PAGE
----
Vernon L. West, the principal assistant
corporation counsel.
"DRIPPING WET” SPEAKER’S DRINK
IS DECLARED ONLY COUGH SIRUP
Would-Be Illinois State Senator, Who Seemed to Enjoy
Liquor Publicly, Held Magician.
t
By the Associated Press. ,
GARY, Ind April 28.—The fluid pub
licly consumed at a political meeting
Friday night by Anthony A. Filipak,
seeking the Republican nomination for
State Senator on a "dripping wet” plat
form. was cough sirup, and nothing
else but.
This is set down because earlier in
timations following Mr. Filipak’s ad
dress were that the fluid was something
else. In asserting his feeling against
$
JEti citina
y J WITH SUNDAY MORNING EDITION KS
REVOLT IS RENEWED
BY OHIO CONVICTS
AFTER CHIEFS ARE
TAKEN TO DUNGEON
Chaplain, After Visit to Idle
House, Voices Fear of Vio
lence —Officials Confer on
Course of Action.
INMATES WON’T LISTEN
TO FRIENDLY GUARDS
Situation Described as Worst Yet
After Quiet Was Believed Re
stored—Turn Comes When 150
Columbus Police Reserves Are
Removed From Prison Yards.
By the Associated Press.
COLUMBUS, Ohio, April 28.
Believed to have been pacified
after their leaders had been re
moved, unruly convicts in the idle
house at Ohio penitentiary re
newed their revolt again this aft
ernoon, after 150 Columbus police
reserves had been taken from the
prison yards. The convicts refused
to obey orders of guards and re
fused to listen to Deputy Warden
J. C. Woodward, who heretofore
held their confidence.
When it became evident that
the convicts in the white city idle
house had decided to resume their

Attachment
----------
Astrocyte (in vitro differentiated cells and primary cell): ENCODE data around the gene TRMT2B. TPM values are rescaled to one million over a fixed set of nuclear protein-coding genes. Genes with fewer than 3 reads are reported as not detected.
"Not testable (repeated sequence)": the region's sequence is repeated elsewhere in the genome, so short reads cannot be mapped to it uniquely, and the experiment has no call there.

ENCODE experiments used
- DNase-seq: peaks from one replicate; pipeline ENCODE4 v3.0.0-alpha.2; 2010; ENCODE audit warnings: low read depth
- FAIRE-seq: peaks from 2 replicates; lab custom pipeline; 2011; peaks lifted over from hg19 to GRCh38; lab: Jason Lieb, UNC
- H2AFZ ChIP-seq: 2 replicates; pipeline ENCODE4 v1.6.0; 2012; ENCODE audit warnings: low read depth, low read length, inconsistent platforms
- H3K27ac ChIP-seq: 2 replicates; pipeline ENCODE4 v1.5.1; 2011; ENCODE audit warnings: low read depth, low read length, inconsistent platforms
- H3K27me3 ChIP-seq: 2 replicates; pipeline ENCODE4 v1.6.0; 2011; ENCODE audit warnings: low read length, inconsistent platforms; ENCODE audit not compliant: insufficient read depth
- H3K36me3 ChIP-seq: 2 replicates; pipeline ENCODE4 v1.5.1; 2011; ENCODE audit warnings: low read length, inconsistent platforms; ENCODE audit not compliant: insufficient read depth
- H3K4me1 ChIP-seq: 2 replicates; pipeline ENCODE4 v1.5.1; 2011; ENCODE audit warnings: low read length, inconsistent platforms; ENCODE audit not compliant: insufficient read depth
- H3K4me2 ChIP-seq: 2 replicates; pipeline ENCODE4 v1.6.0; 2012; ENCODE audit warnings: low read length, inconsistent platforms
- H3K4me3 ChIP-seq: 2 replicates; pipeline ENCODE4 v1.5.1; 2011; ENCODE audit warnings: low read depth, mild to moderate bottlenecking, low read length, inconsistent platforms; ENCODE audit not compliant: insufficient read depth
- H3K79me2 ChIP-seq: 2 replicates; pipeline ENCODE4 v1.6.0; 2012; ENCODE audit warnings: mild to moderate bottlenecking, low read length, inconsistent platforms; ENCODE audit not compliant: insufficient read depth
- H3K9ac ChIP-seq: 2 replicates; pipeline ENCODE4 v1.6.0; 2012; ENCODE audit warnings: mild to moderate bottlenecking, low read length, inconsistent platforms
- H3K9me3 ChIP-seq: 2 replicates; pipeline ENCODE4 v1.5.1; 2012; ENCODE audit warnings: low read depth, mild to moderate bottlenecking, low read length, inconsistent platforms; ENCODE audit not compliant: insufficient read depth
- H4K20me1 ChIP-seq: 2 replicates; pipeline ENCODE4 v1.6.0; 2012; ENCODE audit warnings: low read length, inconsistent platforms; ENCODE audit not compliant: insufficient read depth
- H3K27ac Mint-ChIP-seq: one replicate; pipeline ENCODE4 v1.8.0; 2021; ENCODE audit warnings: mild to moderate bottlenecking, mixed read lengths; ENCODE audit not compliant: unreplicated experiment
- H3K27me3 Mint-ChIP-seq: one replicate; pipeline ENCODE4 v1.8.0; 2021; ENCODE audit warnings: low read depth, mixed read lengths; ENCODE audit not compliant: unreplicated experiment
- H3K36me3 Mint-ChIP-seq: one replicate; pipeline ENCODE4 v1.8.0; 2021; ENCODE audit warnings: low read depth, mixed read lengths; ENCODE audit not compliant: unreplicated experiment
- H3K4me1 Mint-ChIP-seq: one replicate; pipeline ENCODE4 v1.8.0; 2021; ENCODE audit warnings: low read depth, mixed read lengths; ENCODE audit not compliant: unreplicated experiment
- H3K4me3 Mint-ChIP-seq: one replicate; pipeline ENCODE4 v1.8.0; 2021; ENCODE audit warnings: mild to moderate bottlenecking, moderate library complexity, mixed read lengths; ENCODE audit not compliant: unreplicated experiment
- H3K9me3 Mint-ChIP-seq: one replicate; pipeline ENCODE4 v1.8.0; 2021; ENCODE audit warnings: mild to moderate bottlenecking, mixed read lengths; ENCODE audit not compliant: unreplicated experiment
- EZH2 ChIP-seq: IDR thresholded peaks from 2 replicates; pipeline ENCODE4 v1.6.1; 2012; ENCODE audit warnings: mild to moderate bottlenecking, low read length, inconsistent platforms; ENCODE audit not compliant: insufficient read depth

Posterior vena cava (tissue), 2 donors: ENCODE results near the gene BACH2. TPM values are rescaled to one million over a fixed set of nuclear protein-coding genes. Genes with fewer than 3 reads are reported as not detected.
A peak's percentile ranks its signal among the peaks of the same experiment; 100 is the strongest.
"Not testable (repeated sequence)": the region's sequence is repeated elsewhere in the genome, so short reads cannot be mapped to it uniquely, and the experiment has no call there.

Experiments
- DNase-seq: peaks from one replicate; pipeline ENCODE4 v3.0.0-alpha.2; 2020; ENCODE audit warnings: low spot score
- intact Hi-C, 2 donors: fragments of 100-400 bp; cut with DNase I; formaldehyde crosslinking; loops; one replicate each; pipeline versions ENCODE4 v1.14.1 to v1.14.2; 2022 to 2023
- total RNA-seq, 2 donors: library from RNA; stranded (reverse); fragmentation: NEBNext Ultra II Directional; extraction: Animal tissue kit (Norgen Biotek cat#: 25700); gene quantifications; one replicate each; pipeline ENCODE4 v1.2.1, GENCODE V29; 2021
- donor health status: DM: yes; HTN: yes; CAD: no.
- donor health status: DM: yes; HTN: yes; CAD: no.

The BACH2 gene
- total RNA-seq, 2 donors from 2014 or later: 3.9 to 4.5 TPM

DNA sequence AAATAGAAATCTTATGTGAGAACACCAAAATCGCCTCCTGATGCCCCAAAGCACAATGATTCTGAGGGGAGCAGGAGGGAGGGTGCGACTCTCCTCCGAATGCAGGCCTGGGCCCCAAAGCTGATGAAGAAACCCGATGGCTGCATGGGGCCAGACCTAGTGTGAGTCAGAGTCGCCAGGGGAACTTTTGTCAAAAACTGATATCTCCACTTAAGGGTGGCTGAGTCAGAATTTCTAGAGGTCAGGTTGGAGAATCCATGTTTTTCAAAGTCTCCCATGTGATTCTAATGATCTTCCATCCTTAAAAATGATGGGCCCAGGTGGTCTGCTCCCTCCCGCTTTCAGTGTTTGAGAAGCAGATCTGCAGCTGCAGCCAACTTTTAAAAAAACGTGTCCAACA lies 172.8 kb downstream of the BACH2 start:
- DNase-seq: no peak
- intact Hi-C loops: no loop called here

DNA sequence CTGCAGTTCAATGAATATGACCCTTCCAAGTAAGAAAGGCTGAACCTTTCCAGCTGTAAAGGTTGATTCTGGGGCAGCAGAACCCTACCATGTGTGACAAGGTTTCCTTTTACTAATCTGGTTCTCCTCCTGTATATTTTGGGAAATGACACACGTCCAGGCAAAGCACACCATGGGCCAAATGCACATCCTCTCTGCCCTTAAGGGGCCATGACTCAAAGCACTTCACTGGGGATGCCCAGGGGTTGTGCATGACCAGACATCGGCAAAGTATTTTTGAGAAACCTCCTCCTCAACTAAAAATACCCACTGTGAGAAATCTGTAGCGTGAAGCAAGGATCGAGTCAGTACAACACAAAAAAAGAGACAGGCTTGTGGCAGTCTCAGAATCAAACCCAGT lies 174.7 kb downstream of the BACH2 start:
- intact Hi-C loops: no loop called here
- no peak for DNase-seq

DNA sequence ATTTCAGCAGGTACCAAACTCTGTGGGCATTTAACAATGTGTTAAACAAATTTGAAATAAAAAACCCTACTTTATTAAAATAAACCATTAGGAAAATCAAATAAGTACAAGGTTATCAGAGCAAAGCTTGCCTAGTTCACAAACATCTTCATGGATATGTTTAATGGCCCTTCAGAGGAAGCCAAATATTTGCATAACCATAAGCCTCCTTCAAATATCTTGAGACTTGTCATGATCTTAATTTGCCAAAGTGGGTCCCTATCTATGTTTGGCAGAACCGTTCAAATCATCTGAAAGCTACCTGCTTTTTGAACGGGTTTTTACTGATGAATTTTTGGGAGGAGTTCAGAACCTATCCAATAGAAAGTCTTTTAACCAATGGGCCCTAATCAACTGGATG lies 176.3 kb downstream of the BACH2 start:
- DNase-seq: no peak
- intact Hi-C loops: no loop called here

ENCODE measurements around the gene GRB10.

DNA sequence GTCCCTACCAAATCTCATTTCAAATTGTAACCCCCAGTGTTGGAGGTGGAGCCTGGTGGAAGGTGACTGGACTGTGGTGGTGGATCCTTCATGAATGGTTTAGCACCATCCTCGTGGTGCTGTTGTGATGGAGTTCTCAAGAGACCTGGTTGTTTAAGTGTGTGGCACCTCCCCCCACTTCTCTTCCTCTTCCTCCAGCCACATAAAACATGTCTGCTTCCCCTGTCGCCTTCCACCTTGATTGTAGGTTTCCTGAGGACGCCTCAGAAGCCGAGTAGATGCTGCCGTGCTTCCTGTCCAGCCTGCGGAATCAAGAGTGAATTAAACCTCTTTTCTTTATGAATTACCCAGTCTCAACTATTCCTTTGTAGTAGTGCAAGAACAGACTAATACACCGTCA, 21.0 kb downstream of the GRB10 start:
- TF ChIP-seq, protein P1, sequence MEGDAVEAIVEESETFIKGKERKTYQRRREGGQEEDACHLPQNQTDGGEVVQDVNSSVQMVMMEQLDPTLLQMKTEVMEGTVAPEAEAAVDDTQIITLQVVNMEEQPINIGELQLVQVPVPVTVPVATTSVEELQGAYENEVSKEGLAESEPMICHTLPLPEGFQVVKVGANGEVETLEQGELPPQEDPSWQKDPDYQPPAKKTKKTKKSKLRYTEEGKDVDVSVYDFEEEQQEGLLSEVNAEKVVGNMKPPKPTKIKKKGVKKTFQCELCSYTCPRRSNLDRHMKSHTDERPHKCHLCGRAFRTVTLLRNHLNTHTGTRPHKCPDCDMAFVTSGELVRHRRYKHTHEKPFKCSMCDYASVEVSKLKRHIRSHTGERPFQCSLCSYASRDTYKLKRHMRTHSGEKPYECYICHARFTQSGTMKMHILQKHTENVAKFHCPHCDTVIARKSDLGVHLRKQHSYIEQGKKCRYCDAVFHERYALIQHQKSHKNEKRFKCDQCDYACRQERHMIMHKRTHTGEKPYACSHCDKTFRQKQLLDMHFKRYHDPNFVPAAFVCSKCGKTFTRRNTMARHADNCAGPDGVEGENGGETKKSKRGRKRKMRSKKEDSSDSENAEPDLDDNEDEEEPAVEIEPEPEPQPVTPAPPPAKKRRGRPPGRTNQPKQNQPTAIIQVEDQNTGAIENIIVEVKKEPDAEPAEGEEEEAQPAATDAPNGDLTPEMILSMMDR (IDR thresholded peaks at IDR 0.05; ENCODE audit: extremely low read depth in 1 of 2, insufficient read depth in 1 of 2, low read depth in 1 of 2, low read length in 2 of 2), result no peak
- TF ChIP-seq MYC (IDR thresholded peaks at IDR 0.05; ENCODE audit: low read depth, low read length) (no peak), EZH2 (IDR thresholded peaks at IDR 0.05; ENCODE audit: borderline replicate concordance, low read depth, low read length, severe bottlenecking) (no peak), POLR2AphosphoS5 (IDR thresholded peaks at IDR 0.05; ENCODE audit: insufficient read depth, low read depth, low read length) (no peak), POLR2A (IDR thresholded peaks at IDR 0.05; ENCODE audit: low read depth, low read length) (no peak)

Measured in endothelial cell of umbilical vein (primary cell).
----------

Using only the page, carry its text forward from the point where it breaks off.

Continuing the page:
passive resistance campaign
against Warden Preston Thomas,
whose removal they demand, Col.
R. S. Haubrich of the Ohio Na
tional Guard went into confer
ence with other officials to map
out plans to cope with the situa
tion.
The Rev. Father Albert O’Brien,
Catholic chaplain, who came from
the idle house after the revolt was
renewed, said, “the situation now
is worse than it has been. The
convicts are very excited, and I
fear that we will have bloodshed
before this thing is settled.”
Leaders Placed In Dungeon.
Earlier today “hard-boiled” convict*,
leaders of the revolt, were removed from
the idle house to solitary confinement.
Machine guns bristled in the prison
yard as well as outside the walls, where
Ohio National Guards were prepared to
prevent any attempt to escape.
When guards entered the Idle house to
make a count, the prisoners lined up
obediently and made no show of resist
ance.
Between 25 and 30 of the ring leaders
were weeded from the main body of
convicts.
Conditions in the Idle house were de
scribed by an unnamed guard as he
came from the city of cells. He said
that during the past week and up until
the authorities moved against the re
volted today, conditions in the idle
house were “terrible.” There was open
defiance of orders, stealing and gam
bling going on all the time, with the
few guards helpless to stop it, he said.
Carrying out his statement that “this
mutiny will be put down,” the warden
ordered 150 policemen into the prison
yard early today, and at the breakfast
hour he said the unruly men in the
“white city” idle house would not eat
“until we have mopped up with them.”
After a night of disorder in the idle
house, during which prisoners ripped
down cell doors because they feared to
be locked in as were the 320 men who*
met death a week ago by fire and smoke,
the prison population awoke today to
face the first effort to end the con